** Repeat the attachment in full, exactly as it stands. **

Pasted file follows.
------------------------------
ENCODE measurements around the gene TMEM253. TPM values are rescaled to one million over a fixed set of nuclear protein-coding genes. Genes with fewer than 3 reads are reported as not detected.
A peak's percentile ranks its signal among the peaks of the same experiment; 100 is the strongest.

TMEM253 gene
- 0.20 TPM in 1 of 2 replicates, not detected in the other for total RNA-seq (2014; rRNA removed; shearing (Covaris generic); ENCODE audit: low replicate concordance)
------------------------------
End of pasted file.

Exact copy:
ENCODE measurements around the gene TMEM253. TPM values are rescaled to one million over a fixed set of nuclear protein-coding genes. Genes with fewer than 3 reads are reported as not detected.
A peak's percentile ranks its signal among the peaks of the same experiment; 100 is the strongest.

TMEM253 gene
- 0.20 TPM in 1 of 2 replicates, not detected in the other for total RNA-seq (2014; rRNA removed; shearing (Covaris generic); ENCODE audit: low replicate concordance)